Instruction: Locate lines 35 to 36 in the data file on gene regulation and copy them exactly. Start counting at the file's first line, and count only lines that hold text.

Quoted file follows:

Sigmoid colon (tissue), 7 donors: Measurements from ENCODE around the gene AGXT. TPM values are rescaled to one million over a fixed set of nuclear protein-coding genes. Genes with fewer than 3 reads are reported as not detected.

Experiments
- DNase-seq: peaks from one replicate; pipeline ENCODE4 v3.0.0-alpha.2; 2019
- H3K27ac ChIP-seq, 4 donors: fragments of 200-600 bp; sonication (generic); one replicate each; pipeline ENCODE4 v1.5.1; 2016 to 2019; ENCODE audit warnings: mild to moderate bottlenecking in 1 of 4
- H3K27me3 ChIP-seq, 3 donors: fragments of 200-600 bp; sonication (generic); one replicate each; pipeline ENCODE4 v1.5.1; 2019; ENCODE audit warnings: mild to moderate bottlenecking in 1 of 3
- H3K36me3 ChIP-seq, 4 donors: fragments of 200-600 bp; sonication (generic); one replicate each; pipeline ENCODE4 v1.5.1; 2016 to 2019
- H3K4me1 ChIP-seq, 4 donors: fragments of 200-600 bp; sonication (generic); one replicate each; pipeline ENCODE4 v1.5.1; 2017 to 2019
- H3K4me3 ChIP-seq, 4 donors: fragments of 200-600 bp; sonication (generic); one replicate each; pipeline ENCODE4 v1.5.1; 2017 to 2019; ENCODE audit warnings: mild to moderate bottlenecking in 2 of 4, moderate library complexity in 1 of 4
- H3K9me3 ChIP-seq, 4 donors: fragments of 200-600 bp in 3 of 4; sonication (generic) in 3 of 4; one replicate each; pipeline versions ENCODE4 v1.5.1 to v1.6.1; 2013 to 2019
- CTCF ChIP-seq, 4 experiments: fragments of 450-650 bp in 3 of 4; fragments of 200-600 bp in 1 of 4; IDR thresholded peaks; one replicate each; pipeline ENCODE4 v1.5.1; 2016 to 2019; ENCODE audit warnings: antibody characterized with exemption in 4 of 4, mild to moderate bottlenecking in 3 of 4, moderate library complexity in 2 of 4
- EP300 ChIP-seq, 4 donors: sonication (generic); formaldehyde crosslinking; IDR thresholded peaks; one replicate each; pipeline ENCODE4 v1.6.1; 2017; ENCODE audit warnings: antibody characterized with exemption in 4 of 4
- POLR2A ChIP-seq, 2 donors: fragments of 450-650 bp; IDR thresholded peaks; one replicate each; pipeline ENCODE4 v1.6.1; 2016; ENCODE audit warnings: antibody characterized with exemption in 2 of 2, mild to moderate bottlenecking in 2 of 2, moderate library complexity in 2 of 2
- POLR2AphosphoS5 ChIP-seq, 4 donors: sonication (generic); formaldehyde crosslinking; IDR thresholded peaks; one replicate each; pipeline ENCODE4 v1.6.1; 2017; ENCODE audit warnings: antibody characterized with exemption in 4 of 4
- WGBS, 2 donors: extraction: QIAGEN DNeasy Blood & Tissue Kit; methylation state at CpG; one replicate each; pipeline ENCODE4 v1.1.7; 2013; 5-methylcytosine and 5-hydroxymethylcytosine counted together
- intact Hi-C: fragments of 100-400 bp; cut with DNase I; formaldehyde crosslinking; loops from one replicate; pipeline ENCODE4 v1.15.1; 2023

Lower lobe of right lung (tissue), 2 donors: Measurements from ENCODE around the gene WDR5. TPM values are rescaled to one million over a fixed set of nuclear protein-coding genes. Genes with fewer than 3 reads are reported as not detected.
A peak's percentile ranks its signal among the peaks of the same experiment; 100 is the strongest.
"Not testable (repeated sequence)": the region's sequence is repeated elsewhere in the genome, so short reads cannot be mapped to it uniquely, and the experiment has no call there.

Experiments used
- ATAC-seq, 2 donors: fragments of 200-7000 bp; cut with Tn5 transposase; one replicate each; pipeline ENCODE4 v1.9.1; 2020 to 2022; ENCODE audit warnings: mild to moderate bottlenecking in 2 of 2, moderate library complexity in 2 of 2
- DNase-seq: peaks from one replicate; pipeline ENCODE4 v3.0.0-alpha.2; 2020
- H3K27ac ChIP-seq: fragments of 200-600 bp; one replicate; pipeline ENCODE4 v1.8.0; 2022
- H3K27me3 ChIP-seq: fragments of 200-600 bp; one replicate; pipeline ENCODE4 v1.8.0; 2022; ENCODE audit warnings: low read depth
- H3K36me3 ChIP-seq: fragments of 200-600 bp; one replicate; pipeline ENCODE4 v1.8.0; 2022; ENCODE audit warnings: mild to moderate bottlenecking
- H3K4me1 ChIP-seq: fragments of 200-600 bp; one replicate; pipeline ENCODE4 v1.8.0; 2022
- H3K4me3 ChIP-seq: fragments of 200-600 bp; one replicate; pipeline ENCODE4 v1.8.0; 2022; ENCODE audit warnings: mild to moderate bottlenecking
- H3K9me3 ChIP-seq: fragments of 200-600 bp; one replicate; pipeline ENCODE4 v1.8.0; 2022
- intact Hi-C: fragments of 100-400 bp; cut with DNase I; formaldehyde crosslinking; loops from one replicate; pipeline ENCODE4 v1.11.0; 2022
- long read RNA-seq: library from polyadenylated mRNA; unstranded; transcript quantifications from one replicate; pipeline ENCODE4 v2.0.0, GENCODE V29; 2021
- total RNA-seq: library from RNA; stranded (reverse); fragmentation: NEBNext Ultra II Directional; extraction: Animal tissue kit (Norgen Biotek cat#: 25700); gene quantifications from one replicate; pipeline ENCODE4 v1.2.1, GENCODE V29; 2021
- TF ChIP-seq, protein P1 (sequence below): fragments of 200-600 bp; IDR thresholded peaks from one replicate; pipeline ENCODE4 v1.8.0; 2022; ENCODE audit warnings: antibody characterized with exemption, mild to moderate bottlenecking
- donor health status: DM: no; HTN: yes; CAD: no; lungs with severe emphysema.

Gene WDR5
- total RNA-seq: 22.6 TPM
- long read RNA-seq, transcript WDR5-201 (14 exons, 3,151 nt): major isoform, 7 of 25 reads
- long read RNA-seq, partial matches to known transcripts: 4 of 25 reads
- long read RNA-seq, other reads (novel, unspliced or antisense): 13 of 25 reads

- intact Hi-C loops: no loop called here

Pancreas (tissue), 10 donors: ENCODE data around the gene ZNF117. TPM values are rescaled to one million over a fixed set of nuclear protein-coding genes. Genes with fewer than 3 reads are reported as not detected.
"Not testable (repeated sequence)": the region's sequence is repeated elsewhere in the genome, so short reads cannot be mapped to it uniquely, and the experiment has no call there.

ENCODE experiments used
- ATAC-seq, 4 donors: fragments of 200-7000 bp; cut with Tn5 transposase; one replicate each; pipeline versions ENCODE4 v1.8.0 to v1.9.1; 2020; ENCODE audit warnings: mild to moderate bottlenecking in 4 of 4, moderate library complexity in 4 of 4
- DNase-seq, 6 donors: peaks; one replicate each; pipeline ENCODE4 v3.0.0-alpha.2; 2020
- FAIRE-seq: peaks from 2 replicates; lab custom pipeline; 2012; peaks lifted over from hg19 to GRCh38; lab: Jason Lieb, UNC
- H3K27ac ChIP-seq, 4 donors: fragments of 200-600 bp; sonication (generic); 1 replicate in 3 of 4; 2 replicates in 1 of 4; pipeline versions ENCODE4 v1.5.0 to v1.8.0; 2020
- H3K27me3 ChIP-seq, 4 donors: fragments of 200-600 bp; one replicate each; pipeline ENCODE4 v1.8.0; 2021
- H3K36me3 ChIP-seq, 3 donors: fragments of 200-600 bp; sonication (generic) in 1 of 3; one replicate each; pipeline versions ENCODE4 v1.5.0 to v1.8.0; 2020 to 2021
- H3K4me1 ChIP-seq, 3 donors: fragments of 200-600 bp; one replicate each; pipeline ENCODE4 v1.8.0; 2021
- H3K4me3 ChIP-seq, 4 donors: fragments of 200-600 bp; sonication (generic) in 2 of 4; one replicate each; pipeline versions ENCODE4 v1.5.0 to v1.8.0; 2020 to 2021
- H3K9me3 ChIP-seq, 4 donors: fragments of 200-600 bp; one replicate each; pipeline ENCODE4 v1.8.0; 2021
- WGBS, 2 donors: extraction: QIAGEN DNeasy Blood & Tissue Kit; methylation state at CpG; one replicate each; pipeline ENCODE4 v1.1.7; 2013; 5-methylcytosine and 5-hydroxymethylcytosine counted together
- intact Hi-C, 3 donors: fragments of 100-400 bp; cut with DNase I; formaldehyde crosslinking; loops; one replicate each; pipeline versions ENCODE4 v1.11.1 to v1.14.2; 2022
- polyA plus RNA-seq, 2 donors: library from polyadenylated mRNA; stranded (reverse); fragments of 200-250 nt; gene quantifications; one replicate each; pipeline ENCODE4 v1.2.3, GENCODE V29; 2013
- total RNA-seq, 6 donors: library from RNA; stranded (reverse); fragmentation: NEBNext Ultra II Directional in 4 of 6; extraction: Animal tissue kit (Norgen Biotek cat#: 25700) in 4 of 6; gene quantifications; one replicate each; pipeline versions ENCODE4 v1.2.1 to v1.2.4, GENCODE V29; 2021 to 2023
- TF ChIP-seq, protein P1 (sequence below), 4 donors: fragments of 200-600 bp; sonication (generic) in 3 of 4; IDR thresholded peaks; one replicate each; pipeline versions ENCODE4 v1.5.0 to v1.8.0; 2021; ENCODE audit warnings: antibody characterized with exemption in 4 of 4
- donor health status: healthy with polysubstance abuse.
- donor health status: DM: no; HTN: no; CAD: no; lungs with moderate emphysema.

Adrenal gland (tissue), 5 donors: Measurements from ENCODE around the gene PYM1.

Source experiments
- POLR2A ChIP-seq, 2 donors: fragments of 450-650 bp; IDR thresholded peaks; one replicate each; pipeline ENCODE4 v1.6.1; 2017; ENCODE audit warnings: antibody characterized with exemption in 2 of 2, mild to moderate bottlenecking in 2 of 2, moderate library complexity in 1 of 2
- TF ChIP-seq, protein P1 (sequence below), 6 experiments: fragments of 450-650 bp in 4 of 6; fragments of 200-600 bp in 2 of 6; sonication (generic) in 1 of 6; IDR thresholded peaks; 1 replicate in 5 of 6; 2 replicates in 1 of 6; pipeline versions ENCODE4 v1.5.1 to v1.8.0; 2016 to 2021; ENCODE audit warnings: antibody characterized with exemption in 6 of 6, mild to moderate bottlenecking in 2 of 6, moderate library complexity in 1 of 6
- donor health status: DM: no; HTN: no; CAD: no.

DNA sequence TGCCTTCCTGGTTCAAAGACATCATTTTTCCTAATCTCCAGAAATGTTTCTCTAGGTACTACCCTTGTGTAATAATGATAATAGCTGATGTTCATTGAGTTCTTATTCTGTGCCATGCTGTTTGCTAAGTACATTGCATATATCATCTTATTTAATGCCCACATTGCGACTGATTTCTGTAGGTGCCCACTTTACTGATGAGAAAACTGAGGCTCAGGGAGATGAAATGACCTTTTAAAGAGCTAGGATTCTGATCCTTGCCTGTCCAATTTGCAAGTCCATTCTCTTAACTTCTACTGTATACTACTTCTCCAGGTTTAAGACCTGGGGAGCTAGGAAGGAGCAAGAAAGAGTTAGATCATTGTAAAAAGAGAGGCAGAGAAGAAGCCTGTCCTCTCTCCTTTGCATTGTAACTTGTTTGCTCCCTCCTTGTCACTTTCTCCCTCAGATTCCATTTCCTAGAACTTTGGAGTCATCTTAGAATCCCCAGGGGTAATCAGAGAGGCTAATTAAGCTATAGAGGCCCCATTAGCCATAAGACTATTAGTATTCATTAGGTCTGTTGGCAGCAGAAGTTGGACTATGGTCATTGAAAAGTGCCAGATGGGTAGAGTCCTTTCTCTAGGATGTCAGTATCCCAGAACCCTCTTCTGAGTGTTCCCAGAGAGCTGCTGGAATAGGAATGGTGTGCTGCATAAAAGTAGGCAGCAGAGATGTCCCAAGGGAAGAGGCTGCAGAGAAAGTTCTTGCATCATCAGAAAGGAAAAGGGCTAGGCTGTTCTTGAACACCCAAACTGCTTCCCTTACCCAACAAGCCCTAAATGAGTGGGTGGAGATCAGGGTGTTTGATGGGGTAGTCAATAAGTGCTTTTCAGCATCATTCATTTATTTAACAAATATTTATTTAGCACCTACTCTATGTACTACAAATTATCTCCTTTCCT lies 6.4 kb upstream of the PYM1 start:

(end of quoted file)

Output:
- long read RNA-seq, transcript WDR5-201 (14 exons, 3,151 nt): major isoform, 7 of 25 reads
- long read RNA-seq, partial matches to known transcripts: 4 of 25 reads